College Life | June 15, 2019

3 Reasons Summer Classes Can Pay Off Big Time



If you’re like most students, your entire life has revolved around the academic year. Since you first enrolled in preschool, it’s been implied that school and learning are confined between September and May, and those three glorious months of summer belong to you.

Early on, your parents might have sent you to summer camps or daycare to keep you occupied and out of trouble. As you got older, you may have added the responsibility of a summer job, whether it was scooping at the local ice cream shop or babysitting the neighborhood kids. Still, a mention of summer school is enough to get most students running for cover, and adults might even have used it to motivate you were you were growing up. As in, “If you don’t shape up and pass this class, you’ll have to go to (cue sinister tone) summer school.”


Clearly summer classes don’t have quite the appeal of a three-month vacation but hear us out.


In some situations, continuing your education during the summer months can be the perfect way to reap major benefits when the school year starts up again. In fact, here are three reasons the decision to take a summer class could very well be the best move you make during college.


1. You can take on a challenging course

Organic chemistry. Two words that fill college students with dread, especially if you’re on the pre-med track and it’s a graduation requirement. One of the most compelling reasons to take a summer class is to check those particularly difficult classes off the list when there are fewer distractions. And by distractions, we don’t just mean those fun social events during the academic year, although they’re certainly a part of it. During an intensive summer session, you typically take just one class for around eight weeks, allowing you to focus all of your efforts on a single subject. There will also likely be fewer students, giving you more one on one time with the instructor. With these factors working in your favor, you’ll probably find it easier to pass a challenging class when you don’t have to juggle the demands of twelve other credit-hours.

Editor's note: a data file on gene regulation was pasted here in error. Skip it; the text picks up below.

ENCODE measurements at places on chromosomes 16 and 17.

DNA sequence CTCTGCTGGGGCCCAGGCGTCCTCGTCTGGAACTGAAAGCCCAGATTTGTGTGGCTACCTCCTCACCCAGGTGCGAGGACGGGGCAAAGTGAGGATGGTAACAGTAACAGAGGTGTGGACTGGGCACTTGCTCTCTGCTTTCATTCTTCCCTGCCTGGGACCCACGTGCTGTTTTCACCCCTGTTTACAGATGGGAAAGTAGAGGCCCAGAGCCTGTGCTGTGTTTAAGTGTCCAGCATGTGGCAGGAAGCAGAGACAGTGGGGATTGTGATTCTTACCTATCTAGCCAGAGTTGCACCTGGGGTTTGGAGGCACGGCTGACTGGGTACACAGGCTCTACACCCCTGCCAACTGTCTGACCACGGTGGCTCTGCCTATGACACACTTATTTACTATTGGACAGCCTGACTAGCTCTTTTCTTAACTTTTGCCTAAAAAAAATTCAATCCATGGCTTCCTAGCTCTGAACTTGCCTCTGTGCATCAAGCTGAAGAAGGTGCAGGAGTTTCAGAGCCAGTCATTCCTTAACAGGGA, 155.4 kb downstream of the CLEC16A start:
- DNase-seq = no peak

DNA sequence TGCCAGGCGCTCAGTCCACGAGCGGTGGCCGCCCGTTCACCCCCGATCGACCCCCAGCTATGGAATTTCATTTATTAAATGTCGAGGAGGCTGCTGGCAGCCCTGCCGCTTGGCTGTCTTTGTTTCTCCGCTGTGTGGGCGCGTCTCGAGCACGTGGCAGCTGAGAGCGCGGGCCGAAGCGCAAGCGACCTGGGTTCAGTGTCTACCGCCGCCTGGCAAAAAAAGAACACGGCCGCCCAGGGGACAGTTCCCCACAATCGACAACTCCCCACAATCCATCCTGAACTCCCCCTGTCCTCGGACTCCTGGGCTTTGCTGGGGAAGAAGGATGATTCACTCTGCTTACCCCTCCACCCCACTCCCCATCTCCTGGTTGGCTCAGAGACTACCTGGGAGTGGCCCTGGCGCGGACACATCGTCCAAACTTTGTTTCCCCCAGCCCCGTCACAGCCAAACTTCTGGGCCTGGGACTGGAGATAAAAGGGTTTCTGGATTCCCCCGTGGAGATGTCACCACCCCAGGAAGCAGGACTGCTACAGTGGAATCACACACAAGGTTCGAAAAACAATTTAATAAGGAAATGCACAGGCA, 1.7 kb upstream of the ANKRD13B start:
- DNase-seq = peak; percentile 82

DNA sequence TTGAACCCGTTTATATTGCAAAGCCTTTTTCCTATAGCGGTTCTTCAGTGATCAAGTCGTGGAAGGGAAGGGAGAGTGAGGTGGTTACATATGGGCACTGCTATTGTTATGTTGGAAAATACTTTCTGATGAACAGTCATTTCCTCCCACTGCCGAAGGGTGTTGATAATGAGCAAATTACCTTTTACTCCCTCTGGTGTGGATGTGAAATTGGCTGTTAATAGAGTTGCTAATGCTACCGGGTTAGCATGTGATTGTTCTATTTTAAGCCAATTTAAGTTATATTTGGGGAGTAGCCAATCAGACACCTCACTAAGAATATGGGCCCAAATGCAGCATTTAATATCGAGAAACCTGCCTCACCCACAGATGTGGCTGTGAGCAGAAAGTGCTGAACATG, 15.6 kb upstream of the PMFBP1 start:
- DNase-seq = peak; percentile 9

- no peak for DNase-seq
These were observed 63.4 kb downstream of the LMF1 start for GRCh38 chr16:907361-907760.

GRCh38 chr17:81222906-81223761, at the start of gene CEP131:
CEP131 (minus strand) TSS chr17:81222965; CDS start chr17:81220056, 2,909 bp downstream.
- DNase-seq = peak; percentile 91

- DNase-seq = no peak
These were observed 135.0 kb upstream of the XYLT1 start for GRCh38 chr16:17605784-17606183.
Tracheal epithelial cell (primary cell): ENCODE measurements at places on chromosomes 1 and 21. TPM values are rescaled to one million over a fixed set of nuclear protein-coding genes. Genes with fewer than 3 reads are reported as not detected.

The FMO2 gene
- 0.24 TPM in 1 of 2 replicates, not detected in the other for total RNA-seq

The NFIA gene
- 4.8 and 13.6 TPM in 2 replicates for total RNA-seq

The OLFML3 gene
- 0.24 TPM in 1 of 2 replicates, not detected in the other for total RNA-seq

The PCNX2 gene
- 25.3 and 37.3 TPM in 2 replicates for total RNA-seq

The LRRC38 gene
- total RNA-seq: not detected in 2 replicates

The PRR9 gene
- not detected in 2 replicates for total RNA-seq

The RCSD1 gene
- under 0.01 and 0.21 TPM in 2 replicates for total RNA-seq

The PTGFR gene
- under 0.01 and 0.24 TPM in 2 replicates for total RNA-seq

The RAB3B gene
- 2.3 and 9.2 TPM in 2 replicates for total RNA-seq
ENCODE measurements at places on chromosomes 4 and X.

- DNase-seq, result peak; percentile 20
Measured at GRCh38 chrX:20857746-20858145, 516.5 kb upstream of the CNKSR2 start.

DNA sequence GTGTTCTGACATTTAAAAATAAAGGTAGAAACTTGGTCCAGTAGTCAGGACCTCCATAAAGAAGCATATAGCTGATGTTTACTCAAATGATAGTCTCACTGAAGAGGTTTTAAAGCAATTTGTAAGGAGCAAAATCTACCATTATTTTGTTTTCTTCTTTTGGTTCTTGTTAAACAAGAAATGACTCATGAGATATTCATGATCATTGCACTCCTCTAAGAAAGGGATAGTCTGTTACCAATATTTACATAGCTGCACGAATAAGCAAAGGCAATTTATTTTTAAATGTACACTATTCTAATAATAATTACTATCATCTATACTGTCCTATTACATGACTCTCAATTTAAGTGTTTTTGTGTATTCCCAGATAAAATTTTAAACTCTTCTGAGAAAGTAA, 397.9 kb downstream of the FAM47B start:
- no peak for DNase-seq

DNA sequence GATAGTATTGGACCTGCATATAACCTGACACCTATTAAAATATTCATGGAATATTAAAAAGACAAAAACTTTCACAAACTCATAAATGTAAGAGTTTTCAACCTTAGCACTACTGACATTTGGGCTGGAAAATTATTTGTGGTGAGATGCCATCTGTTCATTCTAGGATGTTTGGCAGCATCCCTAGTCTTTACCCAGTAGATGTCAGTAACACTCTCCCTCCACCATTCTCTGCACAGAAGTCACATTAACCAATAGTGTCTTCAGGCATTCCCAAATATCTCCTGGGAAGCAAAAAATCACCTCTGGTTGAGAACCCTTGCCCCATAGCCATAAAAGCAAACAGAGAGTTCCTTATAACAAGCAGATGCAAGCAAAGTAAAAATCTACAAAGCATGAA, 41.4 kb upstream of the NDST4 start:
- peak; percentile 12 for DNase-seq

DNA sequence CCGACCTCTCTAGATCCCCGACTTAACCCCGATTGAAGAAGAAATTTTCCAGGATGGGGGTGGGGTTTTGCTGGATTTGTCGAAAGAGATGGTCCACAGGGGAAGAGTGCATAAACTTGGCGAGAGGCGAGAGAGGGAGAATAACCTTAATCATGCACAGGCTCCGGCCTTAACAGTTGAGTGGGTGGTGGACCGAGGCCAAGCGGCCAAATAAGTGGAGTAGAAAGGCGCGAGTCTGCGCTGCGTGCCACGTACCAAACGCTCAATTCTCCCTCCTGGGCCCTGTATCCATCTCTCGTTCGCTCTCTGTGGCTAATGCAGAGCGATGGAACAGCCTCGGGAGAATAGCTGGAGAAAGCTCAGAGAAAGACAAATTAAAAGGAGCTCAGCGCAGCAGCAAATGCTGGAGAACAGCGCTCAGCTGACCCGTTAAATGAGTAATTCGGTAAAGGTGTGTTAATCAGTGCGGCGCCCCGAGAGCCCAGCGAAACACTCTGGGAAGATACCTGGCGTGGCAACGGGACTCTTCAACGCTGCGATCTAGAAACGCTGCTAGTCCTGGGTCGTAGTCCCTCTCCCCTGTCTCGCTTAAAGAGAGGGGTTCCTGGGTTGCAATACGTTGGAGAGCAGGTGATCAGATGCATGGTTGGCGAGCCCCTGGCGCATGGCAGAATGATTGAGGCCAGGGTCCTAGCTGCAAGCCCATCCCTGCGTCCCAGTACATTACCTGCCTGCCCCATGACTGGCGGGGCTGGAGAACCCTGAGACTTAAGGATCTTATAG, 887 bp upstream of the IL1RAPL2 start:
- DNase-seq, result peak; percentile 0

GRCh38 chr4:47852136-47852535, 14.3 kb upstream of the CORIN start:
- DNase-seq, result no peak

2. You can pursue opportunities in the fall and winter

If you’re considering summer classes, it might be because you read our post on how to use your summer more productively – or maybe you didn’t quite land that sought after summer job or internship. That’s okay. Do you know who you’re competing with for a limited number of summer positions? Pretty much every other student at traditional, two-semester colleges. Once summer ends, those same businesses that were overflowing with interns are now starved for help around the office. Taking classes during the summer gives you the flexibility to pursue different opportunities while your peers are all following the crowd during the conventional school year.


3. You can graduate early

College can be an incredibly rewarding time in your life, but it’s also expensive – and we’re not just talking about the classes. We all know that many colleges come with a steep upfront cost, but you’re also paying a significant opportunity cost. It’s possible to work 40 hours a week as a full-time student, but it can also hurt your grades. Unless you’re working in a field that contributes to your career, that job might not be worth the pay. As a result, many college students are effectively putting off reaching their full earning potential as long as they’re enrolled. Considering data from the National Student Clearinghouse Research Center shows it takes students an average of 5.7 years to earn a degree, that can be a very costly decision indeed. Graduating sooner means you can potentially save thousands of dollars and jumpstart your career.


We understand the temptation to spend your summer by the pool or beach, and we know that it takes a lot of resolve to sign up for summer classes. The good news? So do potential employers. In addition to the benefits outlined above, summer classes on your transcript show companies you’re serious about your future. In the world of full-time employment, very few people (we’re looking at you, teachers!) get summers off. This fact can be a bit of a culture shock for the freshly minted college graduate. By taking summer classes, you unlock big benefits while demonstrating your ability to maintain your focus year-round.